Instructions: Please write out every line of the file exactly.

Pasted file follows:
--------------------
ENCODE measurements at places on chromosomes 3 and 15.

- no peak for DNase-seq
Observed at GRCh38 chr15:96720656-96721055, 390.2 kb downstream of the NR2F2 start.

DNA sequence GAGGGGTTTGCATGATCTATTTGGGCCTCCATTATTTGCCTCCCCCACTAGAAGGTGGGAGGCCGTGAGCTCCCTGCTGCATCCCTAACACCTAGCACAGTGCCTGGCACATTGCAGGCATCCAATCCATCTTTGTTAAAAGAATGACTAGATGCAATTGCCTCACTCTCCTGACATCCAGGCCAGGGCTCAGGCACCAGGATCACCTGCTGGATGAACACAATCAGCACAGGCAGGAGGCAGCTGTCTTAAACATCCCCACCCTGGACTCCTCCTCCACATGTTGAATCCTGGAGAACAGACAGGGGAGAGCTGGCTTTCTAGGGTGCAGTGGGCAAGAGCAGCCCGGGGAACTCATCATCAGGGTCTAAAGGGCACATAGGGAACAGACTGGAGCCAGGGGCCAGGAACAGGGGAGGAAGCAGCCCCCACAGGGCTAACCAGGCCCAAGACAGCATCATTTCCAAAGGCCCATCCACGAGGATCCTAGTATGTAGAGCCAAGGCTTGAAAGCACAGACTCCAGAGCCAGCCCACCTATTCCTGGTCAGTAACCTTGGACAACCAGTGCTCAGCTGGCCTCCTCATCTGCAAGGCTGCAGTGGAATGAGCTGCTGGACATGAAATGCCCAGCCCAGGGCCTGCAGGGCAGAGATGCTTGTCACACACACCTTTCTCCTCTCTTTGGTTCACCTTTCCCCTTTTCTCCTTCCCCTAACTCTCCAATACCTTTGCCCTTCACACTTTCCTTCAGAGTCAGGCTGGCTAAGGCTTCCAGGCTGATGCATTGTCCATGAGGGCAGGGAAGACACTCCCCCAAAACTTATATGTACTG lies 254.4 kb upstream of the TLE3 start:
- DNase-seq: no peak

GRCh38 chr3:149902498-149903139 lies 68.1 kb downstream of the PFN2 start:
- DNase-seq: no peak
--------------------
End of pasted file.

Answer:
ENCODE measurements at places on chromosomes 3 and 15.

- no peak for DNase-seq
Observed at GRCh38 chr15:96720656-96721055, 390.2 kb downstream of the NR2F2 start.

DNA sequence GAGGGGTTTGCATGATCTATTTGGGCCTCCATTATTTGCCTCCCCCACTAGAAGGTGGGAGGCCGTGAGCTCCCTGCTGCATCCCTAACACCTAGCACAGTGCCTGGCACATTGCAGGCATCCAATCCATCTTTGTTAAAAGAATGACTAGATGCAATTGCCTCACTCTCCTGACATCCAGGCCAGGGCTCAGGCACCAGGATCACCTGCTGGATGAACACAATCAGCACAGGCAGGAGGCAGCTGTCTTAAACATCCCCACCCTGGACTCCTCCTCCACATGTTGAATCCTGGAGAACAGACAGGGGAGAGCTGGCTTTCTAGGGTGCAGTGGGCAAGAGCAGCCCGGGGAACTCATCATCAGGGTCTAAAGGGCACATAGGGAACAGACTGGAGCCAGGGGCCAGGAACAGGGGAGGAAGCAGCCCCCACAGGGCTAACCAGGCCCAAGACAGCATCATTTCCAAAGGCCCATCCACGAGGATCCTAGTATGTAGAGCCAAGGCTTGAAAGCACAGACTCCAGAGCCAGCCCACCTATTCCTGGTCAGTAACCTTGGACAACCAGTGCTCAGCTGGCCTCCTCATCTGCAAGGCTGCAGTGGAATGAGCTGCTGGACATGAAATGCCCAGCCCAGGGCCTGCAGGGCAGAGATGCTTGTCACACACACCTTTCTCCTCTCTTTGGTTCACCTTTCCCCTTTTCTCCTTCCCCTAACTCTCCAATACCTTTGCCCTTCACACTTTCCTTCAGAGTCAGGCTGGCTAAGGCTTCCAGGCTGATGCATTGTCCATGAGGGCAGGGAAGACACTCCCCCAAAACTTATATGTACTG lies 254.4 kb upstream of the TLE3 start:
- DNase-seq: no peak

GRCh38 chr3:149902498-149903139 lies 68.1 kb downstream of the PFN2 start:
- DNase-seq: no peak